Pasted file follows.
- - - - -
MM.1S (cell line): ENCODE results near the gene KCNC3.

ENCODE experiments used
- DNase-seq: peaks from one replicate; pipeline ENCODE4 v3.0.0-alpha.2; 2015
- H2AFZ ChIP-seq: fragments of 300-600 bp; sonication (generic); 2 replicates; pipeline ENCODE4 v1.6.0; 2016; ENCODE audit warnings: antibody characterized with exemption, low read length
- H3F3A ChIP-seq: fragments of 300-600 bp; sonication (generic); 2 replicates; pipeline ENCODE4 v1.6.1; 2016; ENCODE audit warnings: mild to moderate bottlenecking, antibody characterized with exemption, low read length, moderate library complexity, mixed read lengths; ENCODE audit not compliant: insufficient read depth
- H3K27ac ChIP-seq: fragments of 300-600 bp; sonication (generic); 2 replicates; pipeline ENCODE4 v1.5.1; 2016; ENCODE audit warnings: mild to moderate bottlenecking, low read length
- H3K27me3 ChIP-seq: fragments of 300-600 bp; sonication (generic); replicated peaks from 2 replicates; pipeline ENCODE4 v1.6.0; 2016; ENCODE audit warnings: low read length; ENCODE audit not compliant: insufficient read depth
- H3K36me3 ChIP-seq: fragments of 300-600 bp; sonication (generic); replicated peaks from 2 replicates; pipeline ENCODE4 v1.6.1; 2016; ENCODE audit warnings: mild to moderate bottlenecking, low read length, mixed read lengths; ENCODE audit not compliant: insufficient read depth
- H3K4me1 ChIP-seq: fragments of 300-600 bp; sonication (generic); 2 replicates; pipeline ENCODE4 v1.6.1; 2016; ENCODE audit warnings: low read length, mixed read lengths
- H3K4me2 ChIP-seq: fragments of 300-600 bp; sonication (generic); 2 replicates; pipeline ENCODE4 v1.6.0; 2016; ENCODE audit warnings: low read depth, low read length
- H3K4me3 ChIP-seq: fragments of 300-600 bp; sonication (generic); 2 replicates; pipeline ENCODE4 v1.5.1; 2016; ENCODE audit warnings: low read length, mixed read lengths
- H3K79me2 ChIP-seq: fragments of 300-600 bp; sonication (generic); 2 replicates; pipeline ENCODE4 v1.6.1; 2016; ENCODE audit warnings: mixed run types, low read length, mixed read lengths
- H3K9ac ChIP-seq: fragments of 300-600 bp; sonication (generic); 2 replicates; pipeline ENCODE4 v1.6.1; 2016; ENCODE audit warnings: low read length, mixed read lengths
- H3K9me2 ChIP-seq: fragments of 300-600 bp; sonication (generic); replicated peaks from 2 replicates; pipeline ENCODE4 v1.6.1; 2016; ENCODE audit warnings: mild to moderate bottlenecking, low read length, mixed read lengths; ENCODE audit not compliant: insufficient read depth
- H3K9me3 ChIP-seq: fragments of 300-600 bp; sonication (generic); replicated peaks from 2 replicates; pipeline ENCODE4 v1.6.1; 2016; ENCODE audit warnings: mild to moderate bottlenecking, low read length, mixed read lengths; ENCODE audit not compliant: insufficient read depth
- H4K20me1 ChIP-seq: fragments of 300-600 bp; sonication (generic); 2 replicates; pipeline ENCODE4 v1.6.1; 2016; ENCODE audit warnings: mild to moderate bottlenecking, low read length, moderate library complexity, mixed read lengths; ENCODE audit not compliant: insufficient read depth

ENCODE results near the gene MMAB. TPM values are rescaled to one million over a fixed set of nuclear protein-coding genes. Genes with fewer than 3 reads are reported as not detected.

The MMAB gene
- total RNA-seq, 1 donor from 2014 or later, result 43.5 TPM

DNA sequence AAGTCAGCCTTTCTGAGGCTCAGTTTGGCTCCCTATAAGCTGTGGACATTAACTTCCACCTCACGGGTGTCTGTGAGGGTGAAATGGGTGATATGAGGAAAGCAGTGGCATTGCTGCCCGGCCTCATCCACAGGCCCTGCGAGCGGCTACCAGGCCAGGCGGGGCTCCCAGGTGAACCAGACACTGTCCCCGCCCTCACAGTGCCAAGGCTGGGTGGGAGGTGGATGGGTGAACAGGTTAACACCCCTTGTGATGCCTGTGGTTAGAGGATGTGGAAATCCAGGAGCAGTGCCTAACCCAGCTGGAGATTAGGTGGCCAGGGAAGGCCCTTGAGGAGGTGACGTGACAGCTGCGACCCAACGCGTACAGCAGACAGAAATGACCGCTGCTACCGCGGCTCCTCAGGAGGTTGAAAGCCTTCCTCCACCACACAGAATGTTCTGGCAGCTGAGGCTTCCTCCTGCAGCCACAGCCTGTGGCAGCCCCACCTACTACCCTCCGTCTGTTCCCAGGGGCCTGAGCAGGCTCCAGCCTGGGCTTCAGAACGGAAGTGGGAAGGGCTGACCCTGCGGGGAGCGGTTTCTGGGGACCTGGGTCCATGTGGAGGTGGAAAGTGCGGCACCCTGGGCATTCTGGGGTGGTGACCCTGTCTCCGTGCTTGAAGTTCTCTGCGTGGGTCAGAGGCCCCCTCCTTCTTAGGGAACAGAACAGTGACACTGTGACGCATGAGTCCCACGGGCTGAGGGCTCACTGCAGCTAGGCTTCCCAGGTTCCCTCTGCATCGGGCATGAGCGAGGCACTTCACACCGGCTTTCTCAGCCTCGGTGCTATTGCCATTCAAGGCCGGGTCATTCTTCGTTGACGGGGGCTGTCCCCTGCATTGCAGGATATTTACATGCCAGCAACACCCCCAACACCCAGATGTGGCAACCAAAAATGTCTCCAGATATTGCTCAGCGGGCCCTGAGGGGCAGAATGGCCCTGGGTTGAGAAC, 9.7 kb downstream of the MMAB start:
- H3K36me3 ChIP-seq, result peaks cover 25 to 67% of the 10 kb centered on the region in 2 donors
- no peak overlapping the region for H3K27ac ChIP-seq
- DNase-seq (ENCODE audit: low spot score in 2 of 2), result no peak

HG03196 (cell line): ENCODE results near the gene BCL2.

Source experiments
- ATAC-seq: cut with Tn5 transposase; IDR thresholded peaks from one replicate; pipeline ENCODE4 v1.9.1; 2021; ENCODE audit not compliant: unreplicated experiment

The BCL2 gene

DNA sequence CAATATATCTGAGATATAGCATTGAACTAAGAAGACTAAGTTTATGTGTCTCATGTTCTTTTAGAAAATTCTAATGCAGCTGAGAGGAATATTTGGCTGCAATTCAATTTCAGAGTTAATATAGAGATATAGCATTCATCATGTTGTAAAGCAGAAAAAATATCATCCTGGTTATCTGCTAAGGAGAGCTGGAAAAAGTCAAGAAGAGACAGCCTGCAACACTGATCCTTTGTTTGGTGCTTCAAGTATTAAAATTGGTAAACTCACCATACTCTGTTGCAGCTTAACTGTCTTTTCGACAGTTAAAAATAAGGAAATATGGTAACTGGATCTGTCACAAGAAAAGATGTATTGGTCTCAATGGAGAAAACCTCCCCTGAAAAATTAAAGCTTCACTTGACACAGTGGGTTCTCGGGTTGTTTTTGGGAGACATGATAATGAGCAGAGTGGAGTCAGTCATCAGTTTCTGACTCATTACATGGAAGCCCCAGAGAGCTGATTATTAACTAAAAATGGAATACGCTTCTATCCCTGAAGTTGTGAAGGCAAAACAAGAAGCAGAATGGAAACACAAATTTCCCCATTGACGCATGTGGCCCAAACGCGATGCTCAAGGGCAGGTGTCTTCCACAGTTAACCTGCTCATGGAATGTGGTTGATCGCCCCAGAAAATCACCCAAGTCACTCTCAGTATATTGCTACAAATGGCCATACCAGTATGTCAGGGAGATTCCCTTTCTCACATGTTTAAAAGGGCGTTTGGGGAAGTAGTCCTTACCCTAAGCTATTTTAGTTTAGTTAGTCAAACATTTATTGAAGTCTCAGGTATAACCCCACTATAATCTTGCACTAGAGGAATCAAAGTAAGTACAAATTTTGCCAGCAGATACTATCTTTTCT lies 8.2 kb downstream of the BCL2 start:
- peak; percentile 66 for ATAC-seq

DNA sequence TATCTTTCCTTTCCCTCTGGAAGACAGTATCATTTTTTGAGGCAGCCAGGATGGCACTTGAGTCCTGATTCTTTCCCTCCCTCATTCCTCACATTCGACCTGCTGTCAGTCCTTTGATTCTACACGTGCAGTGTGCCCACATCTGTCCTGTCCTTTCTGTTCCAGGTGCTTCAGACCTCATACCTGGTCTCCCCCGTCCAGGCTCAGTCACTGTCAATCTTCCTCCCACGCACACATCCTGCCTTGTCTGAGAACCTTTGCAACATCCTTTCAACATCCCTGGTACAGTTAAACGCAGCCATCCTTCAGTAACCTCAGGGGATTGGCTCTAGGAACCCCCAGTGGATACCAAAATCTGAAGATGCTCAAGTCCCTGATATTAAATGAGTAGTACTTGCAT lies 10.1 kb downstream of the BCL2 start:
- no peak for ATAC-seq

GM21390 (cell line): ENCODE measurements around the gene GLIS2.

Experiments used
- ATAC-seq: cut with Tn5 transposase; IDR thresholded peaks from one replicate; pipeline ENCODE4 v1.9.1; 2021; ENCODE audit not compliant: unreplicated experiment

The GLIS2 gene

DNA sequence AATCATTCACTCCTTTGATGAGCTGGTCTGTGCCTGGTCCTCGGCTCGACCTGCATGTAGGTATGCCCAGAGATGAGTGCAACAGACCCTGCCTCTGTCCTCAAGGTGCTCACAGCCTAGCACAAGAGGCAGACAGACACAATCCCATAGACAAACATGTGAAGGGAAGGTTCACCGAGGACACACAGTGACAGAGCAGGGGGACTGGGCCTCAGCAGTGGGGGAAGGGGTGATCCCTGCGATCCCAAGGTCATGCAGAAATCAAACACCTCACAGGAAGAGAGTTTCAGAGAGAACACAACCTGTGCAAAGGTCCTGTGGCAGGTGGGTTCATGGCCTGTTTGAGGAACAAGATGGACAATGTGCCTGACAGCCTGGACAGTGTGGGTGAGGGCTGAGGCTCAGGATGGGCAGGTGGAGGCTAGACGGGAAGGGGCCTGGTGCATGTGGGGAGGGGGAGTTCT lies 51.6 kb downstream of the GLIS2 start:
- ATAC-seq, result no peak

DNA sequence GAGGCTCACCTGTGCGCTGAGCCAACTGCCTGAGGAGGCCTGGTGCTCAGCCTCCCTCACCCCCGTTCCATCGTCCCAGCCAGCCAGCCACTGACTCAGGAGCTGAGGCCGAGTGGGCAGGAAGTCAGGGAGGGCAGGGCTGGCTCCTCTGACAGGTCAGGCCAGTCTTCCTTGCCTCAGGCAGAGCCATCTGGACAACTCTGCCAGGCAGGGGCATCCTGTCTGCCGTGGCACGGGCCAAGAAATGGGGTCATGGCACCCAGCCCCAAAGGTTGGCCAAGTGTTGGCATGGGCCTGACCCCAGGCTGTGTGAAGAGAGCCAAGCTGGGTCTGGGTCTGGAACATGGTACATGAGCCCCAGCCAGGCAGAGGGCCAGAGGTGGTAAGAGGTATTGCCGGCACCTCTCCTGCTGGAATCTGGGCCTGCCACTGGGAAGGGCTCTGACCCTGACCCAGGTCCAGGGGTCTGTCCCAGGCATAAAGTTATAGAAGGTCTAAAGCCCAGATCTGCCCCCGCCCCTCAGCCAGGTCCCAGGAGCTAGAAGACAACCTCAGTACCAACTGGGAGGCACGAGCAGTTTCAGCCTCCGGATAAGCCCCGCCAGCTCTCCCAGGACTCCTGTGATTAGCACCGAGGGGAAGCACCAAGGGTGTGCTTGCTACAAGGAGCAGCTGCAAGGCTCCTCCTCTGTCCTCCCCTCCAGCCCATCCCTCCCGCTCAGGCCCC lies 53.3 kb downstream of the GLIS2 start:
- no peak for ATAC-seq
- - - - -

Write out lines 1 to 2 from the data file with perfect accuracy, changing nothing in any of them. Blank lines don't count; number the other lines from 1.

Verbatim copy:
MM.1S (cell line): ENCODE results near the gene KCNC3.

ENCODE experiments used